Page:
Ep. 202 – I’m 66 – Can I Retire?

In this episode of the Secure Your Retirement podcast, Radon and Murs discuss the question of whether you can retire at age 66, using a specific example from an article in Market Watch. They provide insights and advice on retirement planning and financial management.

If you’re feeling anxious about whether it’s time for you to retire or not, you’re not alone. Retirement planning can be a nerve-wracking and overwhelming decision for many people.

Listen in to learn the importance of considering all the elements involved in retirement planning and seeking professional advice when necessary. You will also learn why you should consider expenses, taxes, and potential long-term care costs in retirement planning.

In this episode, find out:

●     The Market Watch article scenario plus why savings isn’t the only determining factor of retiring comfortably.

●     The importance of income planning for retirement and how it involves more than just numbers.

●     The GPS analogy – the process of building a retirement-focused financial plan.

●     Avoid a higher rate of return in financial planning and, instead, use a conservative approach.

●     The impact of travel expenses on retirement planning and how to have a realistic budget.

●     Consider how taxes can affect your overall retirement plan.

●     The importance of considering long-term care insurance.

●     Establish a baseline to understand how to plan for a long-term care scenario.

Tweetable Quotes:

●     “It’s not all about the numbers; it’s also what you want out of retirement and what retirement is going to look like for you.”– Murs Tariq

●     “If you don’t think about the taxes and you don’t consider them, it can be devastating to your overall retirement plan.”– Radon Stancil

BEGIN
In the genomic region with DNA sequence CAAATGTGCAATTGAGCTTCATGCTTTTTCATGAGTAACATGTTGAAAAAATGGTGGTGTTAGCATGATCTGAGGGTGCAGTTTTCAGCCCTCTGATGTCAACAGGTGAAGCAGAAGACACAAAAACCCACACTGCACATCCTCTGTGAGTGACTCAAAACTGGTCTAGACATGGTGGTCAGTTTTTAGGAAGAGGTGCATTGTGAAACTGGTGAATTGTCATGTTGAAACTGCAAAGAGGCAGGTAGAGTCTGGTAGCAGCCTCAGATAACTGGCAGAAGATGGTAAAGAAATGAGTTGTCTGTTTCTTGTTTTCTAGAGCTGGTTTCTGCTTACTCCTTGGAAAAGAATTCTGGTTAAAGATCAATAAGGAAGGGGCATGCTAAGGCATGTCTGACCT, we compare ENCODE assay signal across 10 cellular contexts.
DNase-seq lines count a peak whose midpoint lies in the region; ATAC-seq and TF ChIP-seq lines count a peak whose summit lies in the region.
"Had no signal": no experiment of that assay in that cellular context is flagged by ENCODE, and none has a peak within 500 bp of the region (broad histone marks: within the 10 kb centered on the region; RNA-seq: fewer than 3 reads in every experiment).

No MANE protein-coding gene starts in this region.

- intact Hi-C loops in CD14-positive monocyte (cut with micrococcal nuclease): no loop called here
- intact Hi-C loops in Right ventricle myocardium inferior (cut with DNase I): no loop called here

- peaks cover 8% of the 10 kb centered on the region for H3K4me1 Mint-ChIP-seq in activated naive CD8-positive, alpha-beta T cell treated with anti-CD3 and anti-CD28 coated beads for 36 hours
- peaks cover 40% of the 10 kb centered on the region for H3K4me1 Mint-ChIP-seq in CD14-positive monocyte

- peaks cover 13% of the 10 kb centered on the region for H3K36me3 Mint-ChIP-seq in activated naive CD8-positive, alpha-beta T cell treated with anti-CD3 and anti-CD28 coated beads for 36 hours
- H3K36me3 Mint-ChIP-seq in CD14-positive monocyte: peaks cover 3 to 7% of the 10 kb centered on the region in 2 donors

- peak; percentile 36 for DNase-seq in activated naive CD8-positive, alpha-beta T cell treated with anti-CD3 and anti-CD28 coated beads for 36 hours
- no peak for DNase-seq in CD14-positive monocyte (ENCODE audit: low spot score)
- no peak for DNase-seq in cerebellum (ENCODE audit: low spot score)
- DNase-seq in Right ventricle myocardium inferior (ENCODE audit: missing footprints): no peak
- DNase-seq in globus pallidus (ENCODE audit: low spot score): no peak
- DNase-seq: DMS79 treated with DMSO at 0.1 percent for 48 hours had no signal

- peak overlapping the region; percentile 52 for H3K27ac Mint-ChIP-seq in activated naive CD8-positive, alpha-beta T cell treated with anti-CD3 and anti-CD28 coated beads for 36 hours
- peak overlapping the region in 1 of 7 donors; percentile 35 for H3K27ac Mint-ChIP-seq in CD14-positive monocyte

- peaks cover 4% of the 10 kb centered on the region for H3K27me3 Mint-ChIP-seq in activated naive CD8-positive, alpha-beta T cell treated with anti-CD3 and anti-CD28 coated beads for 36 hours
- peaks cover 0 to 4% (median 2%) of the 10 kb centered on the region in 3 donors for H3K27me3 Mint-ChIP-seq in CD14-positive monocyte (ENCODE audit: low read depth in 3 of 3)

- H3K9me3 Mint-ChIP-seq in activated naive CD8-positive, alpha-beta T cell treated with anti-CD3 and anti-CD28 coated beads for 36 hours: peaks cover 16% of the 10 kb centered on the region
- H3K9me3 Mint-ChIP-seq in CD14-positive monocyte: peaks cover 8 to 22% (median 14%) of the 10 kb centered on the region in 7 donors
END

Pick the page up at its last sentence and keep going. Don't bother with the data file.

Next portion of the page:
If you are in or nearing retirement and you want to gain clarity on what questions you should be asking, learn what the biggest retirement myths are, and identify what you can do to achieve peace of mind for your retirement, get started today by requesting our complimentary video course, Four Steps to Secure Your Retirement!

To access the course, simply visit POMWealth.net/podcast.

Here’s the full transcript:

Radon Stancil:Welcome everyone to Secure Your Retirement podcast. Murs and I today are going to deal with a question that many people ask, and that is, “Can I retire?” But there’s a lot around that topic and there’s a lot of different situations that Murs and I see all the time. And over the years we’ve seen a variety of these questions, but a lot of times people might say, “How much money do I need to retire?” And we answer that question by saying, “Hey, it doesn’t matter.” We’ve got people with a few hundred thousand, a people with a few million. But that part’s not the big part here. And we’re going to talk through a scenario. What prompted this particular episode is I was reading in MarketWatch and they have a little recurring section called Help Me Retire and here’s the question that came out that this article was written on.